While the pressures Hamza was under may mean that blame is unfair, they don’t in our view show that responsibility is unfair. We can recognise the role that systems play in increasing the likelihood of errors, but also acknowledge the role that individuals have in the errors they make. Holding Hamza responsible without blaming him may involve making certain demands, e.g. that he explains what happened and apologises to the patient; undergoes remedial training; or reviews his practice. But these processes are not punishments, and they need not communicate a negative evaluation of Hamza himself. Acknowledging the role that individuals and systems play means dropping the no blame culture for what we call a ‘responsibility culture’.

A responsibility culture has a further advantage. One of us (JP) is a medical doctor and knows first-hand that no matter what the institutional line, individual medical professionals often do feel accountable for their mistakes. Hamza might react to his error by feeling guilty and upset. While focusing on Hamza alone would unreasonably magnify his role, focusing only on systems risks invalidating his entirely reasonable emotional responses to a mistake that could have killed someone. A responsibility culture would approach Hamza with compassion, encouraging him to take responsibility for his error, but also to recognise the pressures he was working under, and the systemic issues that may have contributed to his mistake.

So even if blame is unfair, responsibility may not be. But what about the other justification of the no blame culture, the claim that blame is unsafe? Here, our view is somewhat more speculative. While a no blame culture does not involve any obvious disincentive to reporting errors, it provides no positive motivation to do so either. That’s a problem. There will always be disincentives to owning up when you have risked a patient’s health. A no-blame culture cannot negate a doctor’s or nurse’s embarrassment or guilt at having risked a patient’s safety; in some cases, this will provide a motivation not to admit culpability.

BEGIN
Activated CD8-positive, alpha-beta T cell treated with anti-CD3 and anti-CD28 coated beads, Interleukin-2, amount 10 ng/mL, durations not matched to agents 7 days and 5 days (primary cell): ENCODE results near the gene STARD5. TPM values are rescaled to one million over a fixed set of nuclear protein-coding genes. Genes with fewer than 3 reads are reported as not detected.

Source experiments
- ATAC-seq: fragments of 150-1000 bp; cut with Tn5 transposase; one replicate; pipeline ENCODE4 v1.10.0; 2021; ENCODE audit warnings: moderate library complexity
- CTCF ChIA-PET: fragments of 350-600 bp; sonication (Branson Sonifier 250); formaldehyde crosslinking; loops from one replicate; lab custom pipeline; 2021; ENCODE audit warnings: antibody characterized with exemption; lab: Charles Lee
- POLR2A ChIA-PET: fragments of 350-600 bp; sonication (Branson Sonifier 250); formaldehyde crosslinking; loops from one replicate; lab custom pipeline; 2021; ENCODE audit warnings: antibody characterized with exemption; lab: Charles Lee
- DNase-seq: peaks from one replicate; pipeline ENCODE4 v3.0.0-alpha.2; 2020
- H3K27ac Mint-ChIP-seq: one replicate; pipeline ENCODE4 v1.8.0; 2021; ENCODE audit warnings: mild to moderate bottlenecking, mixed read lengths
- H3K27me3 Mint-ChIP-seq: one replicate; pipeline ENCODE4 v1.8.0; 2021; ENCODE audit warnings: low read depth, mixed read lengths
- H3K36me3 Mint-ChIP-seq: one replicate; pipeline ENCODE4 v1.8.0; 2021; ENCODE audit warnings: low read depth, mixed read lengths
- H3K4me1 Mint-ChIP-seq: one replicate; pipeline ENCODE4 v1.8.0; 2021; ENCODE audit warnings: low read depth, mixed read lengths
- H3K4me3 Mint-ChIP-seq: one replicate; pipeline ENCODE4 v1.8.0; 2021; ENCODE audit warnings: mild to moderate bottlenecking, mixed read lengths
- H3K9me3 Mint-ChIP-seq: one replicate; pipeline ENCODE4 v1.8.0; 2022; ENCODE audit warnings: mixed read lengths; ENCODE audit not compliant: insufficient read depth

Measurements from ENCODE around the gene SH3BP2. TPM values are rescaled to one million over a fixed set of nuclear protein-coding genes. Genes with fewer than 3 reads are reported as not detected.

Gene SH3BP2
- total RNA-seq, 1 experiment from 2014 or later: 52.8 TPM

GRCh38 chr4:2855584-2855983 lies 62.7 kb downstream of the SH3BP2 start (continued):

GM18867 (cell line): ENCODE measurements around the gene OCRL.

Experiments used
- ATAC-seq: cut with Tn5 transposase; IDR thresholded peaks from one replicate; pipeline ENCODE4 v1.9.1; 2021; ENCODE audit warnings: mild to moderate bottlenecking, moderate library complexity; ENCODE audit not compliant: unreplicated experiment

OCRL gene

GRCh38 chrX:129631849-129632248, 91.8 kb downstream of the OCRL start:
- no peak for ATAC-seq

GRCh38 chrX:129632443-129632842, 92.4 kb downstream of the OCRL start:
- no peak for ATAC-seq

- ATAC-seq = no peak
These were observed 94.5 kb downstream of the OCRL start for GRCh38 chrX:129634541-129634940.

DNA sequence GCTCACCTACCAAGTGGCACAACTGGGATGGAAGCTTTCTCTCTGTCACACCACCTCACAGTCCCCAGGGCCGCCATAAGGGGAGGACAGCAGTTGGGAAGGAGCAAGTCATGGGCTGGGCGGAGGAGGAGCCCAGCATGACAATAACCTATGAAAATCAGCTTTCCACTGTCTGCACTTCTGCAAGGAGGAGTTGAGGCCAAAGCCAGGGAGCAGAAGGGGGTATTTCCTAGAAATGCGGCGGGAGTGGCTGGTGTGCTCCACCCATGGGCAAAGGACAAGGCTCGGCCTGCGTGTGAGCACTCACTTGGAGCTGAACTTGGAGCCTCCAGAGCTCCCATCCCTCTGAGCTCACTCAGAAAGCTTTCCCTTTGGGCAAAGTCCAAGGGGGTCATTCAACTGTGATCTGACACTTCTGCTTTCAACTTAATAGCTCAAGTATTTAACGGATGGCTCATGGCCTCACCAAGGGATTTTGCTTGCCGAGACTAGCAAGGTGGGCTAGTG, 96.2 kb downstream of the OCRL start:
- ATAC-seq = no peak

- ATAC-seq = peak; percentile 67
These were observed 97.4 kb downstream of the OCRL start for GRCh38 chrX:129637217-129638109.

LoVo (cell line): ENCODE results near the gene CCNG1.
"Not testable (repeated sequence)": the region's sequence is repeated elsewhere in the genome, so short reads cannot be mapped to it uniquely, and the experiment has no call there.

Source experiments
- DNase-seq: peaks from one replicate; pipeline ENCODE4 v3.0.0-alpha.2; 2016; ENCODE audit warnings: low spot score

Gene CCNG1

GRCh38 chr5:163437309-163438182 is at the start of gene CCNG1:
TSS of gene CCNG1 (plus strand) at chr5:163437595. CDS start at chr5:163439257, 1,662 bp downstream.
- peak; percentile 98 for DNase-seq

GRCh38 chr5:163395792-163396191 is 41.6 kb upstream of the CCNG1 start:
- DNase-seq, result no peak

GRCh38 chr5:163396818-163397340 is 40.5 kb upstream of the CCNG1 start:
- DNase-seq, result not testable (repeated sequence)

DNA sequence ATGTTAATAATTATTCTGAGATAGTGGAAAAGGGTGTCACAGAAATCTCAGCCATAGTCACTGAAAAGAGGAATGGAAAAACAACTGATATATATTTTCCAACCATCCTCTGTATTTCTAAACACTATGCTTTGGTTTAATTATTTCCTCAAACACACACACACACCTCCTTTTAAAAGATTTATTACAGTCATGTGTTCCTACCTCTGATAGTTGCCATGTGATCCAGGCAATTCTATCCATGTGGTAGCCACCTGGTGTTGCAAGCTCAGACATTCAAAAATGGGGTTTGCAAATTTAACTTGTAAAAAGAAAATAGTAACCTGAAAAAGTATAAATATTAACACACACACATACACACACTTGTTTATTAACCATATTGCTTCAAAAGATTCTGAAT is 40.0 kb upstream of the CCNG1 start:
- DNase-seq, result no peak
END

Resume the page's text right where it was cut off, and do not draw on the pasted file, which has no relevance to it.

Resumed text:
Our account of the responsibility culture, on the other hand, makes reporting errors one of the responsibilities of medical professionals. We agree with proponents of the no blame culture that seeking to scapegoat individuals is detrimental to a safe working environment. But we believe that a culture where responsibility is compassionately encouraged, where the role of individuals is neither ignored nor exaggerated, can be conducive to encourage the reporting of errors.

Dealing with mistakes that change the lives of patients and their families for the worse will never be easy, and we sympathise with the aims of those who promote a no blame culture. But a responsibility culture can chart an attractive middle course between scapegoating individual medics and ignoring personal responsibility altogether.

The Journal of Applied Philosophy is a unique forum for philosophical research that seeks to make a constructive contribution to problems of practical concern. Open to the expression of diverse viewpoints, it brings the identification, justification, and discussion of values to bear on a broad spectrum of issues in environment, medicine, science, policy, law, politics, economics and education. The journal publishes in all areas of applied philosophy, and posts accessible summaries of its recent articles on Justice Everywhere.